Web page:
Identification of amino acid networks governing catalysis in the closed complex of class I terpene synthases

Patrick Schrepfer, Alexander Buettner, Christian Goerner, Michael Hertel, Jeaphianne van Rijn, Frank Wallrapp, Wolfgang Eisenreich, Volker Sieber, Robert Kourist, Thomas Brück

Research output: Contribution to journalArticleResearchpeer-review

Abstract

Class I terpene synthases generate the structural core of bioactive terpenoids. Deciphering structure-function relationships in the reactive closed complex and targeted engineering is hampered by highly dynamic carbocation rearrangements during catalysis. Available crystal structures, however, represent the open, catalytically inactive form or harbor nonproductive substrate analogs. Here, we present a catalytically relevant, closed conformation of taxadiene synthase (TXS), the model class I terpene synthase, which simulates the initial catalytic time point. In silico modeling of subsequent catalytic steps allowed unprecedented insights into the dynamic reaction cascades and promiscuity mechanisms of class I terpene synthases. This generally applicable methodology enables the active-site localization of carbocations and demonstrates the presence of an active-site base motif and its dominating role during catalysis. It additionally allowed in silico-designed targeted protein engineering that unlocked the path to alternate monocyclic and bicyclic synthons representing the basis of a myriad of bioactive terpenoids.

Original languageEnglish
Pages (from-to)E958-67
JournalProceedings of the National Academy of Sciences of the United States of America
Volume113
Issue number8
DOIs
Publication statusPublished - 23 Feb 2016
Externally publishedYes

Fingerprint

Catalysis
Terpenes
Amino Acids
Computer Simulation
Catalytic Domain
Protein Engineering
terpene synthase

Keywords

  • Alkyl and Aryl Transferases
  • Amino Acid Motifs
  • Catalysis
  • Catalytic Domain
  • Models, Molecular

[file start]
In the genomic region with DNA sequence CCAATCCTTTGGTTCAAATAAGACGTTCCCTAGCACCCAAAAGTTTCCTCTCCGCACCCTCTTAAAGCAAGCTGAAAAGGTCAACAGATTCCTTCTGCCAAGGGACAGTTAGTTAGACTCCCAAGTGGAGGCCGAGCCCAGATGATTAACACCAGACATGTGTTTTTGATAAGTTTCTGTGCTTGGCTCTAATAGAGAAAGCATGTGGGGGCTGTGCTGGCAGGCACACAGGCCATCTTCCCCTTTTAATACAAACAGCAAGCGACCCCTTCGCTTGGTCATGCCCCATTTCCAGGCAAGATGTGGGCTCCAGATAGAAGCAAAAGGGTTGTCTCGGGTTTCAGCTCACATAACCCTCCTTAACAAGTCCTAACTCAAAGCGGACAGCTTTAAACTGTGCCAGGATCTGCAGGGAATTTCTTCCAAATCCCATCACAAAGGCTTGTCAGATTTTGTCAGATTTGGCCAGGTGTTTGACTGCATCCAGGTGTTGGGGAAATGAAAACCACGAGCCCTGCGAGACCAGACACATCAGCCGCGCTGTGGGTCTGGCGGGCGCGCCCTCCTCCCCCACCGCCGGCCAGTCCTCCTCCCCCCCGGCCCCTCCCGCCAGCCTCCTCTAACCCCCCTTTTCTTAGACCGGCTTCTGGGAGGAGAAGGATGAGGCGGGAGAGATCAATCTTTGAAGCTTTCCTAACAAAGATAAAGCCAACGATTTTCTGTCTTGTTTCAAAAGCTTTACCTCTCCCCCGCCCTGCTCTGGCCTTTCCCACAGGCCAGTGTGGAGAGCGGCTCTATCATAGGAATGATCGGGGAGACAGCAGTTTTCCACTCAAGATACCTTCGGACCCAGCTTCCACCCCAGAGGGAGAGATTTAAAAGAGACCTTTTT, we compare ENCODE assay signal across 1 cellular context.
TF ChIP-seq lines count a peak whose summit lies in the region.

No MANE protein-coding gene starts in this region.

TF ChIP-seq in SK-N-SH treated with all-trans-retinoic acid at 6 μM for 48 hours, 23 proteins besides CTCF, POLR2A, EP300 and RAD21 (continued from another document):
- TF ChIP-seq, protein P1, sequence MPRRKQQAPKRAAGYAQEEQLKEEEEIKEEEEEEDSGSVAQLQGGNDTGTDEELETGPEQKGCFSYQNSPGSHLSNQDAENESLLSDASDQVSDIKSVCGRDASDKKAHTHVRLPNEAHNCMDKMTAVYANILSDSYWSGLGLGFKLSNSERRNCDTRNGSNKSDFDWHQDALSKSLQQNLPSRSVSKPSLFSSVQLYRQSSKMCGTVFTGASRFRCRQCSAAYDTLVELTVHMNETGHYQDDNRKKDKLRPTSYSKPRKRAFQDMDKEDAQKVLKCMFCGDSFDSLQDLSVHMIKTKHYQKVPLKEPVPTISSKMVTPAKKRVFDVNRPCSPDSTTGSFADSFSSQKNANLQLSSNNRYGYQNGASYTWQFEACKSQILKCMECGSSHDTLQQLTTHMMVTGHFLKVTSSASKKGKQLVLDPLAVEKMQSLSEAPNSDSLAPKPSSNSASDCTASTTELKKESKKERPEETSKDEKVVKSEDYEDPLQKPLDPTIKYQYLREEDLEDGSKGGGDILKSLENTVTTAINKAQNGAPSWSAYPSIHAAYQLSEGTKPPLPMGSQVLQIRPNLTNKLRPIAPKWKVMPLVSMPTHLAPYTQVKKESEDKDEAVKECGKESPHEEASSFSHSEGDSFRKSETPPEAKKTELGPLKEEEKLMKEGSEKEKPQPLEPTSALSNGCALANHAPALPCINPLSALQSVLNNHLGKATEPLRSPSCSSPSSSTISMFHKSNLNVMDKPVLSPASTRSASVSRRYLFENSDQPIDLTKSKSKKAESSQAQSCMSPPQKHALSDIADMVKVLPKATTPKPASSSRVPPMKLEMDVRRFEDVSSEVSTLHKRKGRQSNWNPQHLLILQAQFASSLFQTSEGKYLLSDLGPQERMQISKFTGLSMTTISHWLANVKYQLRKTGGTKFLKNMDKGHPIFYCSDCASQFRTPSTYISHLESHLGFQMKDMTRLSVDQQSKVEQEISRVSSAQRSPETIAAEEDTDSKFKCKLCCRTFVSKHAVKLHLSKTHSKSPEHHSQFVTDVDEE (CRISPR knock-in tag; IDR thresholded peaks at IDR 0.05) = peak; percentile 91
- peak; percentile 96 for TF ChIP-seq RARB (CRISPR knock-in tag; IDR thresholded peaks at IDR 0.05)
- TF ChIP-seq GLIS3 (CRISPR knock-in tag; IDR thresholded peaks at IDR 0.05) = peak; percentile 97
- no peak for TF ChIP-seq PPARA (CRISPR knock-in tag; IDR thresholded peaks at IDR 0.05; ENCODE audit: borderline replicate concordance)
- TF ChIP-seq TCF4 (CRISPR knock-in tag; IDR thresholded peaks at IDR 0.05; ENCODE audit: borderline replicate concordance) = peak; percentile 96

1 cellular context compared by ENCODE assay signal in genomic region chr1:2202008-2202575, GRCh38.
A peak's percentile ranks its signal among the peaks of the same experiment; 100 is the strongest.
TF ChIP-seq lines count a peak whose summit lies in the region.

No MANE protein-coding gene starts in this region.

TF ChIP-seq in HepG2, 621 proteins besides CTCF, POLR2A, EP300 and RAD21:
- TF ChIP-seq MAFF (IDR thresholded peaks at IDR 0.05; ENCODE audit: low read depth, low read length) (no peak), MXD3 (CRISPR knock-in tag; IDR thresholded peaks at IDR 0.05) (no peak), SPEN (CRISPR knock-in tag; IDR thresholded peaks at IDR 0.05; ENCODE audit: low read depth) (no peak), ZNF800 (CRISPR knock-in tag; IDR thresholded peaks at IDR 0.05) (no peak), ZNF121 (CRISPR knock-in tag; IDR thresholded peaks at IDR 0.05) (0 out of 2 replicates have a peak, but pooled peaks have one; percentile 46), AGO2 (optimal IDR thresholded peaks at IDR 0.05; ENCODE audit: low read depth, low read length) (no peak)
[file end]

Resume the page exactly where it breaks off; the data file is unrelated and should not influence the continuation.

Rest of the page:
• Sequence Analysis, Protein
  • Journal Article
  • Research Support, Non-U.S. Gov't

Fields of Expertise

  • Human- & Biotechnology

Cite this

Identification of amino acid networks governing catalysis in the closed complex of class I terpene synthases. / Schrepfer, Patrick; Buettner, Alexander; Goerner, Christian; Hertel, Michael; van Rijn, Jeaphianne; Wallrapp, Frank; Eisenreich, Wolfgang; Sieber, Volker; Kourist, Robert; Brück, Thomas.

In: Proceedings of the National Academy of Sciences of the United States of America, Vol. 113, No. 8, 23.02.2016, p. E958-67.

Research output: Contribution to journalArticleResearchpeer-review

Schrepfer, Patrick ; Buettner, Alexander ; Goerner, Christian ; Hertel, Michael ; van Rijn, Jeaphianne ; Wallrapp, Frank ; Eisenreich, Wolfgang ; Sieber, Volker ; Kourist, Robert ; Brück, Thomas. / Identification of amino acid networks governing catalysis in the closed complex of class I terpene synthases. In: Proceedings of the National Academy of Sciences of the United States of America. 2016 ; Vol. 113, No. 8. pp. E958-67.
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AU - van Rijn, Jeaphianne

AU - Wallrapp, Frank

AU - Eisenreich, Wolfgang

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AB - Class I terpene synthases generate the structural core of bioactive terpenoids. Deciphering structure-function relationships in the reactive closed complex and targeted engineering is hampered by highly dynamic carbocation rearrangements during catalysis. Available crystal structures, however, represent the open, catalytically inactive form or harbor nonproductive substrate analogs. Here, we present a catalytically relevant, closed conformation of taxadiene synthase (TXS), the model class I terpene synthase, which simulates the initial catalytic time point. In silico modeling of subsequent catalytic steps allowed unprecedented insights into the dynamic reaction cascades and promiscuity mechanisms of class I terpene synthases. This generally applicable methodology enables the active-site localization of carbocations and demonstrates the presence of an active-site base motif and its dominating role during catalysis. It additionally allowed in silico-designed targeted protein engineering that unlocked the path to alternate monocyclic and bicyclic synthons representing the basis of a myriad of bioactive terpenoids.

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KW - Sequence Analysis, Protein

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